Light detectors are often used in tandem with light sources to complete the optical signal path and facilitate a qualitative or quantitative analysis. Detectors are also commonly used to monitor light source output either for reference or in a control loop to regulate the source output. Relatively complex detectors are used for imaging applications.
The most common detector is the silicon photodiode. Photodiodes create an electrical current proportional to the intensity of light incident on the photosensitive area. Photodiodes do not discriminate light wavelengths. Optical filters must be used with these sensors for discrete wavelength detection. These sensors are suitable for a wide variety of medical devices and analytical instrument applications.
Linear arrays are sensors with many photodiodes arranged in linear alignment. These sensors are used in spectroscopic analyzers with wavelength separating optic components, like prisms. These sensors can also be used in scanners and position sensing applications.
Photomultiplier tubes (PMT) are used in applications to detect ultra-low light signals. A PMT is a photoemissive device that emits an electron when absorbing a photon and has an internal structure that amplifies a single electron emission into many electrons. The PMT provides a measurable electrical signal proportional to the photons collected on its photosensitive electrode. Typical applications for a PMT includes PET scanners, gamma cameras, flow cytometers, and in vitro diagnostics (fluorescence and luminescence assays).
CMOS image sensor (CIS) performance has advanced to a point where charge coupled devices (CCD) are nearly obsoleted in medical device development. These imagers have long been used in many medical imaging instruments. Their shrinking pixel size has made the sensors ideal for smaller flexible video endoscopes. CIS camera module technology in medical devices is largely driven by minimally invasive procedures. Miniature CIS modules are ideal for smaller, minimally invasive devices. CIS technology is supporting advancements in cardiovascular devices by enabling direct, real-time color imaging.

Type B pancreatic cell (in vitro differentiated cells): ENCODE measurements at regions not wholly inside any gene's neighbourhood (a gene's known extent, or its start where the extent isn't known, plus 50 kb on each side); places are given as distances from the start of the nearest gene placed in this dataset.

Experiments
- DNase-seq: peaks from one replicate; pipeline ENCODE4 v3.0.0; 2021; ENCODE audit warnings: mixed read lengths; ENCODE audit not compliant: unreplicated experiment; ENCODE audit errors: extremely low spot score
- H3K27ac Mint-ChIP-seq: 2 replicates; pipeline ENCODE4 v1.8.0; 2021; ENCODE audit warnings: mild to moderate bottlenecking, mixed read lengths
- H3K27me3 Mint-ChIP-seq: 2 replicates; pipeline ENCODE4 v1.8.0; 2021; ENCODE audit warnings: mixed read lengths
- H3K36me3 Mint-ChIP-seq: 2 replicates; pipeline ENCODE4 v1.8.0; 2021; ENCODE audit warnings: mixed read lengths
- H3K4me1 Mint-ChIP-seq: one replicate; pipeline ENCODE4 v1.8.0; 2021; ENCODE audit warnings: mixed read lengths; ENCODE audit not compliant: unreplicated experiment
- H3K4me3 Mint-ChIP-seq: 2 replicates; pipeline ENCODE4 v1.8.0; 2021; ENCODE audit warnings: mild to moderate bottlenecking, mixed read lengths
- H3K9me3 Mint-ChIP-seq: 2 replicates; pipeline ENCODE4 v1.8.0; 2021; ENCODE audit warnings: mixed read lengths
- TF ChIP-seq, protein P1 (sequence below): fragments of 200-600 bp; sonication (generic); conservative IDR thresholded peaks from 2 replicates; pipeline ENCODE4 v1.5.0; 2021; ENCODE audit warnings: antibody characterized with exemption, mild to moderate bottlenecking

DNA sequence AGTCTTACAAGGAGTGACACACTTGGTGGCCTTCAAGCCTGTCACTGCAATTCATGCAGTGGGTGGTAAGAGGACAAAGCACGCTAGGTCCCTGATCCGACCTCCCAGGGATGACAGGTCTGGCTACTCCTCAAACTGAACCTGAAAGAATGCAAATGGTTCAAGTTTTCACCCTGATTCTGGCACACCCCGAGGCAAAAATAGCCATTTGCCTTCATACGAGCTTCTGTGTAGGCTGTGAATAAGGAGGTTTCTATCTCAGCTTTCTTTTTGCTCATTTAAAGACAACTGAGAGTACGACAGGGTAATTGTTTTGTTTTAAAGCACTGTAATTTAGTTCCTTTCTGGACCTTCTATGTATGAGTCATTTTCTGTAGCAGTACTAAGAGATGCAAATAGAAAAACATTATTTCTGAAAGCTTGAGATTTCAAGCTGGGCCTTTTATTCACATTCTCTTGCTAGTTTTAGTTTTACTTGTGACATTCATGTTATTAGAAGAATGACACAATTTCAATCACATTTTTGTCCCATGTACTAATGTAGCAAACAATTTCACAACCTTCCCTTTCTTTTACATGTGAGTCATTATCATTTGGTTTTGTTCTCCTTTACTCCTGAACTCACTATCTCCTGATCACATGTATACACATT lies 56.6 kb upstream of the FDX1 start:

Devicelab has experience and technology expertise in developing systems with each of these sensors.
Optics design is as critical as any other aspect of a photonics-based development. DeviceLab has an experienced optics engineering team that utilizes sophisticated software, such as Zemax, to design, develop and analyze optical systems. Devicelab has experience employing all types of lens, optical filters, mirrors, prisms, gratings, and fiber optics into photonics designs. We have developed a significant number of medical devices using simple and medium to extremely complex optic systems.
The implementation of photonic technologies requires consideration of several elements by an experience cross-functional team. Mechanical, electrical, thermal, computational, chemical, and material aspects must be considered for an effective photonics system. Devicelab understands these elements of photonics design and delivers robust, high performance designs. See our Services page for more detail on the technologies we employ and the Portfolio page, for example, projects incorporating medical lasers and optics.